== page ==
Article by Nathaniel Scharping
When it comes to the elements, humans are pretty good at ensuring that nothing goes to waste. We’ve put nearly every element on the periodic table to work, whether it’s fueling chemical reactions within our bodies or propelling payloads to orbit.
We all know what some of the 118 elements are used for — we breathe oxygen, pour chlorine in our swimming pools and wrap gold around our fingers — but what about some of the more underrated members of the periodic table? Take, for example, yttrium, hafnium and samarium — did you even know they existed?
This interactive periodic table from Seattle-based designer Keith Enevoldsen puts the elements in the context of their uses, making for a far more relevant way to study chemistry. Along with the name and atomic number of each element, Enevoldsen added helpful graphics and a short explanation of how each element is put to use. Some of those more obscure elements play fundamental roles in shaping modern-day society: lighter flints use cerium, smoke detectors have americium inside, and color televisions need Europium to function.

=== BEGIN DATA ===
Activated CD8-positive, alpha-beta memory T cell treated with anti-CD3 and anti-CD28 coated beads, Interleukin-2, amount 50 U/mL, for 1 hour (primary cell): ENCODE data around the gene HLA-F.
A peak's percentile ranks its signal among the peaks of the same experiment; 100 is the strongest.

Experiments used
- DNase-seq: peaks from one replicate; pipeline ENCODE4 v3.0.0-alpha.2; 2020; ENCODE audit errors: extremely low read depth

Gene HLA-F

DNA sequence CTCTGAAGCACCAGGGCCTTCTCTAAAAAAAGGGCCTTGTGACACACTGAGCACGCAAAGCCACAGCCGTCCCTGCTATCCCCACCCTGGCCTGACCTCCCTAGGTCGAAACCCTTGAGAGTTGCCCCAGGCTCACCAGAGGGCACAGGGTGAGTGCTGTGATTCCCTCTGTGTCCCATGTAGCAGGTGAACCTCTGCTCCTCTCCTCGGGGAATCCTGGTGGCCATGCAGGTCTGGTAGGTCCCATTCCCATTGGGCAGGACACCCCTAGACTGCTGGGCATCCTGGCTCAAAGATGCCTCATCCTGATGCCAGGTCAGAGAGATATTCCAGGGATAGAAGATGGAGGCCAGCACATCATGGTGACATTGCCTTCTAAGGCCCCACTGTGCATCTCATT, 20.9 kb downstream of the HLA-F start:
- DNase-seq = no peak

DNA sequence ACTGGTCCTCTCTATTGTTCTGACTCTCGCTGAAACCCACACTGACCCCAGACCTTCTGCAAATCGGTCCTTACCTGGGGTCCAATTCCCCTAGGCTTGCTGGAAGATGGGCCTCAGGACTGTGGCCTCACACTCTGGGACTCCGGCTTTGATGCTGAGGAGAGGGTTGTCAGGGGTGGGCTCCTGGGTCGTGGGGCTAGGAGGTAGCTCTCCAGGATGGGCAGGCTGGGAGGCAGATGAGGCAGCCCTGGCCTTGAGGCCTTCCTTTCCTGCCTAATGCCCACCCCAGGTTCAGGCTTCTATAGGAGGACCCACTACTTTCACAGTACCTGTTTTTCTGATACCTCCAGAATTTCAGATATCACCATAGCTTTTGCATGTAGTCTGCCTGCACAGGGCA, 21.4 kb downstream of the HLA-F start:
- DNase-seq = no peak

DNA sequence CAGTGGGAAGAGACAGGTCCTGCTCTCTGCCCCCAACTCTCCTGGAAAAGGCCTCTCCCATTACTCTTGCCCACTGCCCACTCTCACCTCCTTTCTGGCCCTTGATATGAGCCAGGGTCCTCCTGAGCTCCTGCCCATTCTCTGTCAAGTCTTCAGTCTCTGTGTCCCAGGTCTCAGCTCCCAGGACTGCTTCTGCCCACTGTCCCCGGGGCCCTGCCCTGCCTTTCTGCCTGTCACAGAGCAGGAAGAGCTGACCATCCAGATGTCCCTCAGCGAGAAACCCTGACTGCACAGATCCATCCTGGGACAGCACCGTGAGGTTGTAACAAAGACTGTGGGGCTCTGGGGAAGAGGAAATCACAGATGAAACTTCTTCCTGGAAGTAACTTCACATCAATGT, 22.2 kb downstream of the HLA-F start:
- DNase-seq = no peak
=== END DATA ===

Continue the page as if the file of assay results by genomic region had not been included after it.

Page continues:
A few elements have no current uses, such as protactinium and berkelium. The short-lived, man-made elements starting with einsteinium have no uses at the moment either, as they don’t stick around long enough for scientists to experiment on them. As the search for new elements continues, however, we may yet find something useful, especially if researchers ever happen upon the “island of stability” a point where large elements become stable enough to stick around again.